Table 6Scores the hazard index (HI) components for the failure of retaining walls.

The HI is obtained using the following Eqs. (4) and (5):

$\begin{array}{}\text{(4)}& \mathrm{DA}=\frac{\mathrm{UL}+\mathrm{GL}+\mathrm{AG}}{\mathrm{3}},\end{array}$

$\begin{array}{}\text{(5)}& \mathrm{HI}=\frac{\mathrm{SF}+\mathrm{DA}+\mathrm{PQ}}{\mathrm{3}}.\end{array}$

The thresholds and the scoring of the parameters were established based on expert judgement, increasing the hazard index when the function of the anchors is critical or uncertain, and decreasing it when loading conditions and support structures, as well as when good practices in construction, can guarantee good function of the anchor. In Eqs. (4) and (5) all factors are equally weighted for simplicity.

Silva et al. (2008) have associated the safety factor of engineered slopes for a given project category with the probability of failure. For this, the structures are classified according to the level of engineering design. Category I comprises engineered slopes which were designed, constructed, and managed using the most advanced state-of-the-art knowledge. Category II includes constructions with normal standards. Category III includes constructions without specific designs that do not follow standards, and Category IV those with a poor or completely missing engineering knowledge basis. As the HI is an adaptation of the SF that takes into consideration additional criteria for the level of functioning of the structure, a similar relation between annual probability of failure of the anchored retaining walls can be established as well. The relation is presented in Fig. 4 and Table 7.

Table 7Annual probability of failure for HI values, according to Fig. 4.

Figure 4Classification of the engineered slopes and their relation to the annual probability of failure (modified from Silva et al., 2008).

The proper design and construction of the anchored retaining walls should be reflected in the absence of deformations and anchor overloading. Increased pressure at the load cells, deformations, cracks, and wall tilting are interpreted as instability indicators. In that case the annual probability of failure Pr should be increased. Thus, factors of increase are added to the initial value of the HI, as shown in Table 8. The availability of this information implies that periodic and detailed wall inspections are carried out.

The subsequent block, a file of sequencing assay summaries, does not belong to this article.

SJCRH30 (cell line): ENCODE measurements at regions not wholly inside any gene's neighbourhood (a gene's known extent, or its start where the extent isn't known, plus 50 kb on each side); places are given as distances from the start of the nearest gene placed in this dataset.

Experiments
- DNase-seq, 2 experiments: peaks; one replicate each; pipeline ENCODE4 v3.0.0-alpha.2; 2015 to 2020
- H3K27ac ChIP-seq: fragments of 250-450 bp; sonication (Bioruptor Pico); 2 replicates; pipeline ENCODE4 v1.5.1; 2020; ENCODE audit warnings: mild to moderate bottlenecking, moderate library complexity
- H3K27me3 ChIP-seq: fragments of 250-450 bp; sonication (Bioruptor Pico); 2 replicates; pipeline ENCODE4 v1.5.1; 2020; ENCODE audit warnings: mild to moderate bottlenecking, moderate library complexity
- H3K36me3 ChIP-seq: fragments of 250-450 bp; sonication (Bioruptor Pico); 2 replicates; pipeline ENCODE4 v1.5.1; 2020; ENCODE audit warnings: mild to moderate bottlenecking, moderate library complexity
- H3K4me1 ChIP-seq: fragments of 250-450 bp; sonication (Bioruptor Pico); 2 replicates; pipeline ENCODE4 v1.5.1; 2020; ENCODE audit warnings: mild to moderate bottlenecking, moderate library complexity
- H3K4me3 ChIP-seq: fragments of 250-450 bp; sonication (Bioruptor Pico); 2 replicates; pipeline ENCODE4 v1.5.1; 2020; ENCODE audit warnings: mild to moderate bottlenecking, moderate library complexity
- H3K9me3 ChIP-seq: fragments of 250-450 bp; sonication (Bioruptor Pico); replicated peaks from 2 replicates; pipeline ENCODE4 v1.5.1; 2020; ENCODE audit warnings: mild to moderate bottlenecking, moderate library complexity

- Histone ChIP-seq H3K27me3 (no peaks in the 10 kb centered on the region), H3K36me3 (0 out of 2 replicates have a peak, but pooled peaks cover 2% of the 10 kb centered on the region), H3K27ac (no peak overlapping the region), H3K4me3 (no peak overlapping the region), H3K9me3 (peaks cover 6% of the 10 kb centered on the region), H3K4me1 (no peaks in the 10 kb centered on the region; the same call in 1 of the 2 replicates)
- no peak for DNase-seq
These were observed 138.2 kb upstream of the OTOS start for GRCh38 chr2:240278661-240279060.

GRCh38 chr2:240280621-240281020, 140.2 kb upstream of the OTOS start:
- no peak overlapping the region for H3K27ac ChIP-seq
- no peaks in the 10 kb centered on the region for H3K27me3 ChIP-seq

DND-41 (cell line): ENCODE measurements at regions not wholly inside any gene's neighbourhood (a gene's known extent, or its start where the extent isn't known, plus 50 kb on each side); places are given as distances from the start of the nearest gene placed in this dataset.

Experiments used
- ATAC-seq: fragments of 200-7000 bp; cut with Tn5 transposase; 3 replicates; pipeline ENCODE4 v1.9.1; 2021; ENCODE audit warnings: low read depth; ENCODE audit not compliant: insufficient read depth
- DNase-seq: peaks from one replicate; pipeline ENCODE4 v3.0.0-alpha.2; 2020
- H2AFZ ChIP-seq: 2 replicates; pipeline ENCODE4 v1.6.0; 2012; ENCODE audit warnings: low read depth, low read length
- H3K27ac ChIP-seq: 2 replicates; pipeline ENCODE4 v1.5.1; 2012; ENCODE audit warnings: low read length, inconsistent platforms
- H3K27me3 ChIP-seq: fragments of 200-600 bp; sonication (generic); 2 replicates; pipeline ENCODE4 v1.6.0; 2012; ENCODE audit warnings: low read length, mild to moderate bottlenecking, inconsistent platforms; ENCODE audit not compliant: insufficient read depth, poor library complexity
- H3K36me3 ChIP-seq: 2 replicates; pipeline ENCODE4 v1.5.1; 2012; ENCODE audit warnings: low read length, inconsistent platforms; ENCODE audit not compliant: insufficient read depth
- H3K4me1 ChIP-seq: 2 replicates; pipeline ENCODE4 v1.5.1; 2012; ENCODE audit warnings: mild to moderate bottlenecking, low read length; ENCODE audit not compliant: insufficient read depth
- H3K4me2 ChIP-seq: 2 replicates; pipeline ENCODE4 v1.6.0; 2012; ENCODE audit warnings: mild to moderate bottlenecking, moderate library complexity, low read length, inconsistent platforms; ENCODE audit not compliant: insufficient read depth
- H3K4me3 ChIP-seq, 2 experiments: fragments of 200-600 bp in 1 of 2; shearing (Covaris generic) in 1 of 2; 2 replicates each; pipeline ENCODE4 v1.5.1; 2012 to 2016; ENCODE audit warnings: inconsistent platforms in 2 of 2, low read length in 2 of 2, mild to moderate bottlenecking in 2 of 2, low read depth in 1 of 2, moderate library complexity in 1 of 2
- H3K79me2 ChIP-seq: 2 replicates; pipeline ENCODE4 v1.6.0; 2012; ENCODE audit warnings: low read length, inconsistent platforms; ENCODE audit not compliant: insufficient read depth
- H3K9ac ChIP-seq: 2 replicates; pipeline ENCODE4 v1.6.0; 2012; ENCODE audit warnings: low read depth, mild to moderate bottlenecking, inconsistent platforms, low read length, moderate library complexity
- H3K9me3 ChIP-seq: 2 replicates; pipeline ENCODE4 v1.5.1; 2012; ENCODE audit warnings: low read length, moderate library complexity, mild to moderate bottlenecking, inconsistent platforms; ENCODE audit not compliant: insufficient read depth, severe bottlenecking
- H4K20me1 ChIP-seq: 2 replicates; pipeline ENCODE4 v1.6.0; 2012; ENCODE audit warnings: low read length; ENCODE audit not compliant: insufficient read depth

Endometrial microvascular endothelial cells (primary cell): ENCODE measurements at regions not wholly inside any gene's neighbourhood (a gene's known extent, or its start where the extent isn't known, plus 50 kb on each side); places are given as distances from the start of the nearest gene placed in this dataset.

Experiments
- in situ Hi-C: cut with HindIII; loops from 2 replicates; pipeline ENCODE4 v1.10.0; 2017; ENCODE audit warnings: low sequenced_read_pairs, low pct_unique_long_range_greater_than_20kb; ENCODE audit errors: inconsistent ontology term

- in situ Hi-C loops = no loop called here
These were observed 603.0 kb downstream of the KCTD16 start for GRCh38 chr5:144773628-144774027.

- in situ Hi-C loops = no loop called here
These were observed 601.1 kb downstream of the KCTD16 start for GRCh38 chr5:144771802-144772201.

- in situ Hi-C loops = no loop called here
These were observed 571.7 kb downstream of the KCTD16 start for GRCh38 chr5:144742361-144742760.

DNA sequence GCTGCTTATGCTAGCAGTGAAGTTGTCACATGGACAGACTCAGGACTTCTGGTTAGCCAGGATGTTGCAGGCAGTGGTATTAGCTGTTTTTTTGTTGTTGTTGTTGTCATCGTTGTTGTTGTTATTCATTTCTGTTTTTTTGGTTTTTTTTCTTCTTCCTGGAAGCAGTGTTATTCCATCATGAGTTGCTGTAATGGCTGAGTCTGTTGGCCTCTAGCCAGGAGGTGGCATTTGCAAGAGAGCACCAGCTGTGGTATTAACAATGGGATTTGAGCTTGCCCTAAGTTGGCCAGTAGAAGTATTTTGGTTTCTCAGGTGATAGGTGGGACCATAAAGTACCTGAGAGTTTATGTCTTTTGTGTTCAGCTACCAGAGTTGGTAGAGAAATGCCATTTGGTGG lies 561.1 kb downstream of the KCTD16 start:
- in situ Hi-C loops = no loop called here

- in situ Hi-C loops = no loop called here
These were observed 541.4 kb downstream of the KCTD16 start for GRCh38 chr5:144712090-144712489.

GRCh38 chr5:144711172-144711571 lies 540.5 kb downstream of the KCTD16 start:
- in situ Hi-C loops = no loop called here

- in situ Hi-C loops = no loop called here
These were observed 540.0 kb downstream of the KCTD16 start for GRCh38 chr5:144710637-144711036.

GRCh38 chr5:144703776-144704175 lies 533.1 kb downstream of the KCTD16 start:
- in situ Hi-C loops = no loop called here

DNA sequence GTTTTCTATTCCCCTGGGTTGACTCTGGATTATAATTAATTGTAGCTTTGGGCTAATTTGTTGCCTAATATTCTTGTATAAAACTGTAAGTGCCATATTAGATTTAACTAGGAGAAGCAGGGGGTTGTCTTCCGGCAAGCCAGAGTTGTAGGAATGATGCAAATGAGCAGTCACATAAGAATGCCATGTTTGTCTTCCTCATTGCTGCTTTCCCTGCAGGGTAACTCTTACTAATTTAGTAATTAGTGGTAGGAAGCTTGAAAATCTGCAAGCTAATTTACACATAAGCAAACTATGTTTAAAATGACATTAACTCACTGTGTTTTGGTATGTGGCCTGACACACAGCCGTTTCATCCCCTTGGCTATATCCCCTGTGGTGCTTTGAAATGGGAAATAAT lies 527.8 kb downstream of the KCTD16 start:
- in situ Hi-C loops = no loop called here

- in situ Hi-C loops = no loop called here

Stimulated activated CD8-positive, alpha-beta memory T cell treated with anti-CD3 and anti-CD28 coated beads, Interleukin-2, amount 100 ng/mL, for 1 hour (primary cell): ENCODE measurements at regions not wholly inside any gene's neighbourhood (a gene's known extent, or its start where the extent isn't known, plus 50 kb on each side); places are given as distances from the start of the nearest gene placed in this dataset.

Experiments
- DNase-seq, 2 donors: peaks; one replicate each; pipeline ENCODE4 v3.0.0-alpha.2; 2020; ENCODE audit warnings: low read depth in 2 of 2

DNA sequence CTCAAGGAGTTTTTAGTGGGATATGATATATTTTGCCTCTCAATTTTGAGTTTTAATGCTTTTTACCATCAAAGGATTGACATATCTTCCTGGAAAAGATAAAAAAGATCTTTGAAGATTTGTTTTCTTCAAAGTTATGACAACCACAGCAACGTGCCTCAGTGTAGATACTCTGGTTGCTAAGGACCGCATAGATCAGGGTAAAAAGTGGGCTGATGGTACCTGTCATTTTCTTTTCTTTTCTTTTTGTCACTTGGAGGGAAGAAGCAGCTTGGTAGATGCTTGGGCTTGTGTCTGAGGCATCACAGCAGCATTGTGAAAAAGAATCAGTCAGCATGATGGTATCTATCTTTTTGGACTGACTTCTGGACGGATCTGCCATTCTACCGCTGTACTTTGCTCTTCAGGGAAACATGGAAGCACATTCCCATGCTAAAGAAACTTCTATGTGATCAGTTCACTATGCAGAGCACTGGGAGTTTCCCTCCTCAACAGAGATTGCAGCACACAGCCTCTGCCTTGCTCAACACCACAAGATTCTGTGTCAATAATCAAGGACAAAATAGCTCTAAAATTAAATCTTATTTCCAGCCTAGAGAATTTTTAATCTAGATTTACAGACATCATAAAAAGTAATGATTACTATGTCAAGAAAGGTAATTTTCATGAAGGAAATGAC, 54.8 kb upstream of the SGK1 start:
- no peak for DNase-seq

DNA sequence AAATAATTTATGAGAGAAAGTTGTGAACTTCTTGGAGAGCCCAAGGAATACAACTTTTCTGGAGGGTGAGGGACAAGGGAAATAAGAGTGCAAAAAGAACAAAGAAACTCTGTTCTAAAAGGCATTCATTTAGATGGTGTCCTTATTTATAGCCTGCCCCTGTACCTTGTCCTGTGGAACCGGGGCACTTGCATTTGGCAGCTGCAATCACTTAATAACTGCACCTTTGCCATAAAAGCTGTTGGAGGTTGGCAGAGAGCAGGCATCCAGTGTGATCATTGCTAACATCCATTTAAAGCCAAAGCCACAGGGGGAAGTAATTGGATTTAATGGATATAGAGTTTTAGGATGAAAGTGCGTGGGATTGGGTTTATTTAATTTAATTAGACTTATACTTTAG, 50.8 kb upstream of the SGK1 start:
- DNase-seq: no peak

Table 8Increase factor of the HI according to instability indicators on the retaining walls.

For measuring the consequences, we distinguished between the failure of small retaining walls, retaining walls shorter than 6 m and higher than 6 m (Table A1). The length of the affected road section, considering the spreading of the debris, was empirically fixed as triple the wall height at the section.

## 3.3 Slow-moving landslides (SL)

The involved landslides at the PoR have a persistent creeping movement, which in a worst-case scenario can lead to a sudden acceleration. The clay materials in the study area have a viscous behaviour, characterized by resistance increase as the movement rate increases. High rainfall precipitation often results in landslide reactivation, with centimetre-scale displacements. As this analysis involves active landslides or landslides with episodic reactivation, the challenge here was to assess the probability of a given damage level, as a function of the landslide movement rate. All the road sections analysed here lay on previously well identified landslides and, as such, movements are associated with landslide activity.